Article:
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Why do we eat the unhealthy foods?

Diets don’t work – at least not forever. I believe that long-term weight loss can only be achieved by changing to healthy food and increasing the amount of regular exercise. Even those not wishing to lose weight can benefit from reviewing the food they eat and substituting more healthy options wherever necessary. For weight loss clients, making major changes to their eating habits (what and how they eat) can mean sustainable weight loss without feelings of hunger and deprivation.

However, working with clients (and reviewing my own food intake!) highlights the problems many of us have with cutting out our ‘favourite” unhealthy foods - so why is that? There are many possible reasons and rarely just one single reason. For me, carbohydrates are a major problem. Bread and other wheat products tend to make me feel mentally and physically sluggish yet there are times when I crave them. This may be that my body (or more likely brain) is telling me that I actually do need them but there are other reasons that apply to all types of food and most people:

  • I believe that there is a level of addiction going on and have personally been told by a doctor that I am a ‘carboholic’!
  • ‘Treat’ eating is often habitual and certain foods can be associated with:
    • A particular time of day
    • A particular mood – sad, angry, happy, excited – it doesn’t have to be a negative feeling
    • Reward - often originating in childhood. The sweets for being ‘a good girl’ fairly easily translate into the glass of wine/ cup of tea and biscuits after a hard day at work (the adult version probably also comes under the previous two categories so there is a triple hit!)
  • Lack of time/energy to plan and shop in advance so a healthy meal is replaced by what’s in the fridge/cupboard (which may only be crisps and chocolate!) or a take away.
  • Eating without noticing. Food does more than satisfy hunger and we don’t get the ‘I’m full’ message until 20 minutes after eating. Eating in front of the computer or TV, while reading or checking Facebook means the food is often gone before we realise we’re eating…so we eat more. It helps to:
    • Focus solely on what we are eating
    • Take time to enjoy the colour, texture and aroma of our food before we even start.
    • Eat small mouthfuls and chew them slowly to allow out taste buds and noses to really get the flavours.
    • Take time between mouthfuls to allow our stomach the opportunity to tell us when we are comfortably full.
    • Allow eating to be a full sensory experience rather than a fuel intake pit stop. Eating a humble (but healthy) meal like a gourmet enjoying the finest cuisine can help you to avoid or manage the urge to snack unhealthily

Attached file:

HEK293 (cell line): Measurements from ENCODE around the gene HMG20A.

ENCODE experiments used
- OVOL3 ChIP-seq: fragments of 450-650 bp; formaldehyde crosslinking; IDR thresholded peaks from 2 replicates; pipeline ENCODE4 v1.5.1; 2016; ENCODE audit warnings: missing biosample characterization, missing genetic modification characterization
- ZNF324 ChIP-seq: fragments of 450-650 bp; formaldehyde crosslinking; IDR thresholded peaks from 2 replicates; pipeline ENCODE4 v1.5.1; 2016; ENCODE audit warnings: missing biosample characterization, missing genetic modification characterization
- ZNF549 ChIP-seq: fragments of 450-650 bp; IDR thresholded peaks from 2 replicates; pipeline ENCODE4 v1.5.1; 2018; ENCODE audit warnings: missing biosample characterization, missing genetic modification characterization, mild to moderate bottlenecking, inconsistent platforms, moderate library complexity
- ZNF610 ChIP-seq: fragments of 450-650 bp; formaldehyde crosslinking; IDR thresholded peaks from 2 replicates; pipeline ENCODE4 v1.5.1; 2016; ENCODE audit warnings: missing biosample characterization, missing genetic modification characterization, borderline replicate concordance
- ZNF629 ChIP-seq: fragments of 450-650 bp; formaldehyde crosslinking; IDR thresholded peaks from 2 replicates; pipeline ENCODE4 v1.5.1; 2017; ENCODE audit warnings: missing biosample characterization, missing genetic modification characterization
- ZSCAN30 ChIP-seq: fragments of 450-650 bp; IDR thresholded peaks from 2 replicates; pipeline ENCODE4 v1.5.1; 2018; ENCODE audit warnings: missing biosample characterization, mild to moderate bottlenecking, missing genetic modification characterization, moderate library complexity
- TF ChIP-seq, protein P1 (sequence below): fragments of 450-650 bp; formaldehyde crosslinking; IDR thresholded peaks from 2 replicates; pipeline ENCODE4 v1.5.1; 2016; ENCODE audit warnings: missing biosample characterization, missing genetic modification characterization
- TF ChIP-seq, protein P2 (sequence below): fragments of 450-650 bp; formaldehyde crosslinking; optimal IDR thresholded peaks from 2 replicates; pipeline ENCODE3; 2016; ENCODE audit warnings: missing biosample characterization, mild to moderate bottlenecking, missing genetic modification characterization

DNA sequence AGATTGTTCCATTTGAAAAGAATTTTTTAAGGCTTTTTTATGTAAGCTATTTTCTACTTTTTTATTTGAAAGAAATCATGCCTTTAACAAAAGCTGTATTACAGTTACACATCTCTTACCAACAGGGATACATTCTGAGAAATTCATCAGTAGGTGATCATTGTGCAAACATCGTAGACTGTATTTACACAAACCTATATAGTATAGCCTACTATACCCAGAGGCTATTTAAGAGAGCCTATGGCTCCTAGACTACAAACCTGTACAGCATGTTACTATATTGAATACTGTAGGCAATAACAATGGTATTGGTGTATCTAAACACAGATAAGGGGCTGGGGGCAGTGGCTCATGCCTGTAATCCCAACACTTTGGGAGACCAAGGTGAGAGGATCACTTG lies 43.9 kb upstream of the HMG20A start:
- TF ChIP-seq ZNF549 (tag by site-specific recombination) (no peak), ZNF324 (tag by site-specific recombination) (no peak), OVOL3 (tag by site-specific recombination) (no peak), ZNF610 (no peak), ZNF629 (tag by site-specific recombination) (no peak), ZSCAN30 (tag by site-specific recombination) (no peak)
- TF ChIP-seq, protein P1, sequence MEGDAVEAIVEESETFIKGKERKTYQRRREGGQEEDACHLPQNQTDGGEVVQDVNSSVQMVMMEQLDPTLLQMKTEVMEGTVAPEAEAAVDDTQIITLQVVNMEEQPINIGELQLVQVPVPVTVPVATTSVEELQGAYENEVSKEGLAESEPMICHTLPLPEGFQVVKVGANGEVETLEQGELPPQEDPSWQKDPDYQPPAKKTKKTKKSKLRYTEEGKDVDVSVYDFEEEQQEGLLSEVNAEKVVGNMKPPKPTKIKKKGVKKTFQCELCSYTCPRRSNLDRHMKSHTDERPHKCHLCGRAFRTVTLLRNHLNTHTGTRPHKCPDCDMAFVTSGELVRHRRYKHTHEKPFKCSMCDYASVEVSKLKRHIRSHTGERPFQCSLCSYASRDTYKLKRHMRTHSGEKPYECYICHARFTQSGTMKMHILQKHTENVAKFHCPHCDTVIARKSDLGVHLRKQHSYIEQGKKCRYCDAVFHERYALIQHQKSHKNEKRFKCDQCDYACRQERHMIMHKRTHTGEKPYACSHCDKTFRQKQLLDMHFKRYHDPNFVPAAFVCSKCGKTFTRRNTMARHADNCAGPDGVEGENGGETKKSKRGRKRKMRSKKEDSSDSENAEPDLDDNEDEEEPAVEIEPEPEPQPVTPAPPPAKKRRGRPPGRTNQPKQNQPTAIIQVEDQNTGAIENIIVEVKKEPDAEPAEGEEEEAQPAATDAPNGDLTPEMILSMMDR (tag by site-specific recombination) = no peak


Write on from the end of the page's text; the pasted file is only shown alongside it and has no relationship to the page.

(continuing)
• Not waiting until we’re hungry. Many of us eat to a timetable (often not from choice) and rarely feel real hunger. Others are afraid of being hungry, sometimes because they really knew hunger at some time in their lives. However, hunger helps us to get even more enjoyment from our food and sometimes what we believe to be hunger may, in fact, be thirst because most of us are not drinking enough water. Both eating only when hungry and drinking water can help manage the desire for unhealthy food
  • Skipping meals or eating late at night. Waiting until we’re hungry does not mean going from a 7am breakfast to dinner at 8/9pm without anything in between. We tend to eat more (and the unhealthy foods) when we are over hungry and tired. Also going to bed fairly soon after eating may cause poor quality sleep and the resulting tiredness affects our food choices the following day. The jury is still out about whether eating after 8pm causes increased weight gain (it does in mice but not in monkeys!) but there is a view that we do not metabolise food so well at that time.

So am I proposing cutting out favourite, if unhealthy, foods forever? Definitely not – and it would be pointless to do so. What I am suggesting is enjoying a basic healthy diet every day and then choosing limited ‘treats of your choice’. In fact, I’m told that a couple of squares of dark chocolate or a glass of red wine are still regarded as treats with health benefits! It’s a question of changing habits – swapping healthy for unhealthy food for most of the time.

If you believe that you are already eating healthily you may be right but it’s always worth keeping a food diary for a couple of weeks just to check what you REALLY are eating. I advise my clients to keep up the food diary while they are aiming to lose weight and also ask them to record how hungry they were on a scale of 1 to 10 and why they ate. The diaries can make interesting and informative reading! Finally, if you need help with dealing with any (or all!) of the above reasons for unhealthy eating then please call me on 07881620 586